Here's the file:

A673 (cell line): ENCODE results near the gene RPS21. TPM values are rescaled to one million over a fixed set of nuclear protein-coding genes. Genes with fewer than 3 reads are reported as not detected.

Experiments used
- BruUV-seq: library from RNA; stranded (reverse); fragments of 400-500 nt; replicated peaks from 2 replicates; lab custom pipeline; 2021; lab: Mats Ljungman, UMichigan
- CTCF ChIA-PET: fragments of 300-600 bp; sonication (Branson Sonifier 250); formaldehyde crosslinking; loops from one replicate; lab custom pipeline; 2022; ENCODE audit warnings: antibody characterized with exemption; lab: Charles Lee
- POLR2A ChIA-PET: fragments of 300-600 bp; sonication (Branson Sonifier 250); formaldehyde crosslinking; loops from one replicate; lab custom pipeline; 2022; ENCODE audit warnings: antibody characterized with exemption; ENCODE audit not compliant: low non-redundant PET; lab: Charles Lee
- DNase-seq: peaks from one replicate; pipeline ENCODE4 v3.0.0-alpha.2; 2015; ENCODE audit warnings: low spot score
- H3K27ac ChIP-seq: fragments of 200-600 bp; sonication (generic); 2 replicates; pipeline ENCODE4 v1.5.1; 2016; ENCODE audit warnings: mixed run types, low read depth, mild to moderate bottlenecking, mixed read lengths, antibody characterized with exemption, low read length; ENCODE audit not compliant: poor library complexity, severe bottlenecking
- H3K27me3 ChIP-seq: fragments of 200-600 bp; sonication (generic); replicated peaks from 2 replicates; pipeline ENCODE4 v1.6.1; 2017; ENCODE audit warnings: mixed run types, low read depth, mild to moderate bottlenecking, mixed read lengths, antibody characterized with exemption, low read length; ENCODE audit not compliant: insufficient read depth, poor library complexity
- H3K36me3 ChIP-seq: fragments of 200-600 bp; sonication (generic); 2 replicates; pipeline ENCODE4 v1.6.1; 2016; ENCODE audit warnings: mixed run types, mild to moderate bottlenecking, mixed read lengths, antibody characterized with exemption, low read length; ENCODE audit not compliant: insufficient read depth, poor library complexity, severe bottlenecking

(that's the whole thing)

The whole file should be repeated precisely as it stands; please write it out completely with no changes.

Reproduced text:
A673 (cell line): ENCODE results near the gene RPS21. TPM values are rescaled to one million over a fixed set of nuclear protein-coding genes. Genes with fewer than 3 reads are reported as not detected.

Experiments used
- BruUV-seq: library from RNA; stranded (reverse); fragments of 400-500 nt; replicated peaks from 2 replicates; lab custom pipeline; 2021; lab: Mats Ljungman, UMichigan
- CTCF ChIA-PET: fragments of 300-600 bp; sonication (Branson Sonifier 250); formaldehyde crosslinking; loops from one replicate; lab custom pipeline; 2022; ENCODE audit warnings: antibody characterized with exemption; lab: Charles Lee
- POLR2A ChIA-PET: fragments of 300-600 bp; sonication (Branson Sonifier 250); formaldehyde crosslinking; loops from one replicate; lab custom pipeline; 2022; ENCODE audit warnings: antibody characterized with exemption; ENCODE audit not compliant: low non-redundant PET; lab: Charles Lee
- DNase-seq: peaks from one replicate; pipeline ENCODE4 v3.0.0-alpha.2; 2015; ENCODE audit warnings: low spot score
- H3K27ac ChIP-seq: fragments of 200-600 bp; sonication (generic); 2 replicates; pipeline ENCODE4 v1.5.1; 2016; ENCODE audit warnings: mixed run types, low read depth, mild to moderate bottlenecking, mixed read lengths, antibody characterized with exemption, low read length; ENCODE audit not compliant: poor library complexity, severe bottlenecking
- H3K27me3 ChIP-seq: fragments of 200-600 bp; sonication (generic); replicated peaks from 2 replicates; pipeline ENCODE4 v1.6.1; 2017; ENCODE audit warnings: mixed run types, low read depth, mild to moderate bottlenecking, mixed read lengths, antibody characterized with exemption, low read length; ENCODE audit not compliant: insufficient read depth, poor library complexity
- H3K36me3 ChIP-seq: fragments of 200-600 bp; sonication (generic); 2 replicates; pipeline ENCODE4 v1.6.1; 2016; ENCODE audit warnings: mixed run types, mild to moderate bottlenecking, mixed read lengths, antibody characterized with exemption, low read length; ENCODE audit not compliant: insufficient read depth, poor library complexity, severe bottlenecking